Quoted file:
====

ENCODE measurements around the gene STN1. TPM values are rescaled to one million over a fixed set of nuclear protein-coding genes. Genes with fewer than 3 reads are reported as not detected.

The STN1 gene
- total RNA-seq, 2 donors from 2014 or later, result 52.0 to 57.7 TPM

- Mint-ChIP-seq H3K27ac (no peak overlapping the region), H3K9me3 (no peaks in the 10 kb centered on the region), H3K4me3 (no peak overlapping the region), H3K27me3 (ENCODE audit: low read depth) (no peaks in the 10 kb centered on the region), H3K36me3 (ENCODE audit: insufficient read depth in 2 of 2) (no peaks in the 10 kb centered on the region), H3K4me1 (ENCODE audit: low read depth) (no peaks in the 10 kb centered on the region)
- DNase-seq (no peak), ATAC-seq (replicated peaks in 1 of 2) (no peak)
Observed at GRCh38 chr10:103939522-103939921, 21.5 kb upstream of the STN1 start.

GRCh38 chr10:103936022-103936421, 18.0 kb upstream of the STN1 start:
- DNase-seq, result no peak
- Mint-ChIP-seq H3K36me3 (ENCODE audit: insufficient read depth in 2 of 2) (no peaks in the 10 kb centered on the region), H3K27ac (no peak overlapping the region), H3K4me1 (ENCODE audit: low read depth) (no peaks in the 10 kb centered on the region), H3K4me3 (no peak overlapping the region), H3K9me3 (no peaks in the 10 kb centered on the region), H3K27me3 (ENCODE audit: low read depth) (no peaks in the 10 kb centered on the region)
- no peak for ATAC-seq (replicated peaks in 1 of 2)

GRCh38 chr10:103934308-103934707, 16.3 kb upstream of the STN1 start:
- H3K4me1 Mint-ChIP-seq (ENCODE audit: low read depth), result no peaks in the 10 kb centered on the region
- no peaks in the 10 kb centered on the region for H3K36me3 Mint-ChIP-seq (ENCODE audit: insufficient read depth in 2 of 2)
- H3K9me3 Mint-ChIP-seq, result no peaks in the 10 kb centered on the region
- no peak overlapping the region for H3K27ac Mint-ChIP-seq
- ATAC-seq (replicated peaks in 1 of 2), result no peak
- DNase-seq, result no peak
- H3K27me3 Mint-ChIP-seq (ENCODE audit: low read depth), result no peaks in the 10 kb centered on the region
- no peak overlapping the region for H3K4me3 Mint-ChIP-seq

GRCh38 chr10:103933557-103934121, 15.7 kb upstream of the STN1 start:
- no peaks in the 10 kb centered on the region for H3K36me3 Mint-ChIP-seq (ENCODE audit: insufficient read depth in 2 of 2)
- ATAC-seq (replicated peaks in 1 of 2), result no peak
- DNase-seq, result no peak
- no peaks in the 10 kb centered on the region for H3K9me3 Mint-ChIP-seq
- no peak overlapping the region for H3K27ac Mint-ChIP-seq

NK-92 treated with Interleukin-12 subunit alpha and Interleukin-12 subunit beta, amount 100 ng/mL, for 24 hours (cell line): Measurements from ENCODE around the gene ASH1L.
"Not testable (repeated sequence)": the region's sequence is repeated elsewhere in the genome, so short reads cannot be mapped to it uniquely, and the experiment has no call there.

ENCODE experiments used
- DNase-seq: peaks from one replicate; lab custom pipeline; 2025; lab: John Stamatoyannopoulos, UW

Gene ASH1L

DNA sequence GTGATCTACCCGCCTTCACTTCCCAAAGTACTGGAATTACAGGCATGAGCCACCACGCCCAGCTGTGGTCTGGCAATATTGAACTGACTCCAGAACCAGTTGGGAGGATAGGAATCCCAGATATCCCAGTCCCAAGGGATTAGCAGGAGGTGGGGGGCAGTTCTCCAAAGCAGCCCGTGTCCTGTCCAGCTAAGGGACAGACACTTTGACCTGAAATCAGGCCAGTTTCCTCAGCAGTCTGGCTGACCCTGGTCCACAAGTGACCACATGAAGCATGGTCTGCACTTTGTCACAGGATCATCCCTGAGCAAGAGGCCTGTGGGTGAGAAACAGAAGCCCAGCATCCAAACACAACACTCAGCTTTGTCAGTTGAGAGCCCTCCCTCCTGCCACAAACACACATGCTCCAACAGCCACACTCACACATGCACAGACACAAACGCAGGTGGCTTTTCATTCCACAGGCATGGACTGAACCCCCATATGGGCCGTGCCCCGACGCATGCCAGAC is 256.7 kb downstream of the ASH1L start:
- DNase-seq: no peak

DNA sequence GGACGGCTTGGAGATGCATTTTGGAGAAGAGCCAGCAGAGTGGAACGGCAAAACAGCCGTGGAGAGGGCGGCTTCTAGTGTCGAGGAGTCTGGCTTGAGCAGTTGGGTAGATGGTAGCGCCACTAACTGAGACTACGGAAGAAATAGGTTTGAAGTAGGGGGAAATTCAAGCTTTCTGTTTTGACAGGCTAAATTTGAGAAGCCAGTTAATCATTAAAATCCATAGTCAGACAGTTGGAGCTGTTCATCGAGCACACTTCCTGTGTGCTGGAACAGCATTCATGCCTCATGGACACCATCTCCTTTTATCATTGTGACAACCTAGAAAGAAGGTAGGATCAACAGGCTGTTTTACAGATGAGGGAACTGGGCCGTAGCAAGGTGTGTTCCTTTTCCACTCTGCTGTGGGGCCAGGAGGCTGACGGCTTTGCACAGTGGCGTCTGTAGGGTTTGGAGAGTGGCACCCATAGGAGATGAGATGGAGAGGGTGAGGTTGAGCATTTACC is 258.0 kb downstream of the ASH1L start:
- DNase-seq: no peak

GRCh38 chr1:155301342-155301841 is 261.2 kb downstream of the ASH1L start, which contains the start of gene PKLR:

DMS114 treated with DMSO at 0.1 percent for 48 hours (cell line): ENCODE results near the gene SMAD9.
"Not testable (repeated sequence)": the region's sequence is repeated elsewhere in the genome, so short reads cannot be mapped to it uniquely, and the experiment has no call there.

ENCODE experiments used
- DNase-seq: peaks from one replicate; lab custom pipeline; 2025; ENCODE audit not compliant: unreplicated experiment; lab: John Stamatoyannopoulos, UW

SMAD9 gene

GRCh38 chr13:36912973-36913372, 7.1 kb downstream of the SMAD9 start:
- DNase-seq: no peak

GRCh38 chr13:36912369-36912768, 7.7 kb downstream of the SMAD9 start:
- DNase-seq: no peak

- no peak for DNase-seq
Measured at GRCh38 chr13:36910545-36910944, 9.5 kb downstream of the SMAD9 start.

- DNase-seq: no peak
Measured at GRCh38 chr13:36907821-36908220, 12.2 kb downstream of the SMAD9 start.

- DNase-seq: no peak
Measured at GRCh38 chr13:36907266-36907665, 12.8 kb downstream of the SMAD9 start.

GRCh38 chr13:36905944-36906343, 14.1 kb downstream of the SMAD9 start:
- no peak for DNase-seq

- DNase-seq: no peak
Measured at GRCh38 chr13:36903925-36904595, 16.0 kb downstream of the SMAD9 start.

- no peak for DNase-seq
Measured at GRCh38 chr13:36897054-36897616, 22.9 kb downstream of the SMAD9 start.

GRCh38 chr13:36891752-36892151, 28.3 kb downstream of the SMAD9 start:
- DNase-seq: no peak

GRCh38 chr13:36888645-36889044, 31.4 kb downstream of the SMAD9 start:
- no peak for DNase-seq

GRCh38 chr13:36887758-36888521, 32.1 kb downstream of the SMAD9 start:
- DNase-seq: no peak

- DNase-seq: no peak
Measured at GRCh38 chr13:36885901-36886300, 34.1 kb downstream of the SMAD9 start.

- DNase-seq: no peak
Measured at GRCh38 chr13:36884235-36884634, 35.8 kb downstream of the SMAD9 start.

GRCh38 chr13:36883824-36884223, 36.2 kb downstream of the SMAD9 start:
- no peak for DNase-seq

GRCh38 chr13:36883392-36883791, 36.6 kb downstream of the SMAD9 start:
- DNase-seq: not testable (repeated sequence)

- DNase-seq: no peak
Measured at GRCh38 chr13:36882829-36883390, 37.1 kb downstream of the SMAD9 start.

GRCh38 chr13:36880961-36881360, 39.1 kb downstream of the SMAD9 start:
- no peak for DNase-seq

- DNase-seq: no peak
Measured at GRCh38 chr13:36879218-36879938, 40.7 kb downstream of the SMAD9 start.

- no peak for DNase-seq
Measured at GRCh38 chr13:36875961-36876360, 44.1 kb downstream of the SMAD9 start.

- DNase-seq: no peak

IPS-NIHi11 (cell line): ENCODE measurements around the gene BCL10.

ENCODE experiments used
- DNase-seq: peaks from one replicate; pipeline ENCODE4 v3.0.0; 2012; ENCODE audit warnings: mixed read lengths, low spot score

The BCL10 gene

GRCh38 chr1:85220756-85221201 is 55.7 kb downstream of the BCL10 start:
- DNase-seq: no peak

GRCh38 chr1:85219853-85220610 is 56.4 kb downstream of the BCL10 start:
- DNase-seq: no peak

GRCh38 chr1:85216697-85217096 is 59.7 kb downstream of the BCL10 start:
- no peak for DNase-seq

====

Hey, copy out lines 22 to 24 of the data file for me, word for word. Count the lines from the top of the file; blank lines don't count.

- ATAC-seq (replicated peaks in 1 of 2), result no peak
- DNase-seq, result no peak
- no peaks in the 10 kb centered on the region for H3K9me3 Mint-ChIP-seq